Title – Spring (2014)
Director – Justin Benson and Aaron Moorhead (Resolution)
Cast – Lou Taylor Pucci, Nadia Hilker
Plot – Fleeing to Italy after his life takes yet another hit, Evan (Pucci) meets Louise (Hilker), a beautiful local who just may be the love of his life. Louise however hides a dark secret that could be too much for their budding relationship to endure.
“I gotta make sure that you’re the kind of crazy I can deal with”
Review by Eddie on 15/10/2015
It’s slowly paced and not by any means free of faults but Justin Benson and Aaron Moorhead’s impressively shot, scored and written film that really is like nothing else you’ve seen before is one of the most memorable and likeable indie flicks of the year and a calling card for the filmmakers that will likely see them rise through the ranks of Hollywood and hopefully continue on with their promise that’s shown here.
Spring is one of those rare hybrids that work, a dramatic love story with horror elements that feels in control of its many genres. Benson and Moorhead have a clear affiliation with their material and they make it work. What starts out as one of those typical “finding yourself overseas” journeys becomes something else entirely, an effortlessly smart and stunningly captured trip to Italy that steadily becomes a touching musing on love and the power it holds for those that find it. Full credit to Benson and Moorhead for sticking to their guns here and while at times it seems highly possible that Spring will lose its way, the film constantly brings itself back and keeps delivering and led by two hugely talented young actors the film never once fails to engage.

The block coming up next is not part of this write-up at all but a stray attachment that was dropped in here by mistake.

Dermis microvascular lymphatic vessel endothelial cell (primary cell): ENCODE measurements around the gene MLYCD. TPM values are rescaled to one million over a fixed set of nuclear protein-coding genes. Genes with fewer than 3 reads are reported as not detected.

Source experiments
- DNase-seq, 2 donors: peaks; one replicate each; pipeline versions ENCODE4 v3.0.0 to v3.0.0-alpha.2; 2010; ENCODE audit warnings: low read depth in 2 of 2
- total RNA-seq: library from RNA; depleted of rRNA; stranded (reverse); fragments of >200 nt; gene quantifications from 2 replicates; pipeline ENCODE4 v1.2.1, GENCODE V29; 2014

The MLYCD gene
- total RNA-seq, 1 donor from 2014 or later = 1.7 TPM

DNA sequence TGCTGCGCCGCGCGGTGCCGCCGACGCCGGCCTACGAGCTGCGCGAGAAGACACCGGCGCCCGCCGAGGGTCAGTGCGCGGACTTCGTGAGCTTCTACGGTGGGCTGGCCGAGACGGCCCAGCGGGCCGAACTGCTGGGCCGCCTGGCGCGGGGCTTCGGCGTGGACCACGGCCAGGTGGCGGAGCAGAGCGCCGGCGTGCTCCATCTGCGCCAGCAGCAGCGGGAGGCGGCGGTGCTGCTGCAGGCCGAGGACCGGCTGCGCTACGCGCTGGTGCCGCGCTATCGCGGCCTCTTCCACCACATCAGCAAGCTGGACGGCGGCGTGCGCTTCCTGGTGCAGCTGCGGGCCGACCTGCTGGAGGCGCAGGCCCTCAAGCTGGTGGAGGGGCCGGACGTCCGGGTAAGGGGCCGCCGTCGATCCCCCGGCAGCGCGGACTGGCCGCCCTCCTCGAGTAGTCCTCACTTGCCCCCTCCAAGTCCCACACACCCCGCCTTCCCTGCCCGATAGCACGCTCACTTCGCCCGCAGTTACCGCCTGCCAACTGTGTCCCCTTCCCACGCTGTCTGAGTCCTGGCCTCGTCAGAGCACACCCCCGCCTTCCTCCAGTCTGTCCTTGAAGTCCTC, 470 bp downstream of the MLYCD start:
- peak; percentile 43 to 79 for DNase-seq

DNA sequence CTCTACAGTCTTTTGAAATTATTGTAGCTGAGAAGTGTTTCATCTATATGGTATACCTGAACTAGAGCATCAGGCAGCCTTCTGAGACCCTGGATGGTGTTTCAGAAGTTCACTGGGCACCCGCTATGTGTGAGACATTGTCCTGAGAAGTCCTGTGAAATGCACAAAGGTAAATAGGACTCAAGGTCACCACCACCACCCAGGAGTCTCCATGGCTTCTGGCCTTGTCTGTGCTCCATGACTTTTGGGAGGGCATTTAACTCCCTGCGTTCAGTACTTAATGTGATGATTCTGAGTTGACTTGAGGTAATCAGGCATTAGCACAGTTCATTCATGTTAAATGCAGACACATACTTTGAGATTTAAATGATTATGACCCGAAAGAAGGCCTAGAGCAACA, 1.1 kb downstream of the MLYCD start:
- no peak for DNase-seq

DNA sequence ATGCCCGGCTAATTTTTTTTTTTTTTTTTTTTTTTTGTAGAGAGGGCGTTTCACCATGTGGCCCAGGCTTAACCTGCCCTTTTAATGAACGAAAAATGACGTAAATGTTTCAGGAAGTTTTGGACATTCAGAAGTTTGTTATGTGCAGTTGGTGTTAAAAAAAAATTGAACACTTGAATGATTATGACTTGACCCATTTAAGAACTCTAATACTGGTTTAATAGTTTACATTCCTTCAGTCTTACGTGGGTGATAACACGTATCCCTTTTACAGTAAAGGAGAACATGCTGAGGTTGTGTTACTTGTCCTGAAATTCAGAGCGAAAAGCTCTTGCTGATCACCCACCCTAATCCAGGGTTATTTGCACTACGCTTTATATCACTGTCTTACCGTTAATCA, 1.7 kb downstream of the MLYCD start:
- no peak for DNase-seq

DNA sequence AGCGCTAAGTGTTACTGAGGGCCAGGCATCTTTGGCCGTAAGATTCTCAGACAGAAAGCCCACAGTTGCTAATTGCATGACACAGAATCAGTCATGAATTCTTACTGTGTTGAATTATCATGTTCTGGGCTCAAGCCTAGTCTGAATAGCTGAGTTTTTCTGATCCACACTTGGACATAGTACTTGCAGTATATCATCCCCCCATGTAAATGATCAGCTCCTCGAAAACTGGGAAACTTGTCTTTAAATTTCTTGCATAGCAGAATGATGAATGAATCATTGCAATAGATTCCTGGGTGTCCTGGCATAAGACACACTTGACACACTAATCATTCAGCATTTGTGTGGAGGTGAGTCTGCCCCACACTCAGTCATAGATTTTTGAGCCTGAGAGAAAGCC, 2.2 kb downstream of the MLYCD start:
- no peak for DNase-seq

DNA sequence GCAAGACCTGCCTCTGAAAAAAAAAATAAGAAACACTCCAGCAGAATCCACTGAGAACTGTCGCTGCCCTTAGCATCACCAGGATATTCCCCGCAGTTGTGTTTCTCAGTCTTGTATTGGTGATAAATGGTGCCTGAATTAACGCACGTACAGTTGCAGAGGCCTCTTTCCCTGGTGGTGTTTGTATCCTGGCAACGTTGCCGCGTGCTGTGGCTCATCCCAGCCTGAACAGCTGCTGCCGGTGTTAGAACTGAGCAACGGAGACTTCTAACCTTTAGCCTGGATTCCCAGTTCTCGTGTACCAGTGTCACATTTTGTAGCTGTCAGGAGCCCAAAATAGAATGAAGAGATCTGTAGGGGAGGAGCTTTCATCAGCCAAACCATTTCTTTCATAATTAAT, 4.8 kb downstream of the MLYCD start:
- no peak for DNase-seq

Underrated and underused for many years now, Lou Taylor Pucci, the actor who stole the show in low key gems like the fantastic Chumscrubber and the witty Thumbsucker, forgoes support turns in films like The Evil Dead to deliver his most fully formed turn as lost twenty-something Evan who on his journey in Italy meets the beguiling Louise played by Nadia Hilker. Hilker is equal to Pucci’s turn here and between the two they create a spark and charm that most other similarly themed films can’t even hope for. Their relationship feels natural despite everything happening around them being anything but and even when the film shocks with its most confronting scenes these two actors make the tale work. There final scenes together in the film are a real highlight of the quiet emotion the film unearths.
Suspension of disbelief will have to be used when tackling Spring but if you allow this unique tale to wash over you it will get you under its spell and take you to places only truly well made films can do. If Benson and Moorhead can make a film of this quality without the budget usually afforded to such an event, I can’t wait to see what they come up with next, for as it stands; Spring is one of the years and even one of the decades strongest indie efforts.
4 odd coloured eyes out of 5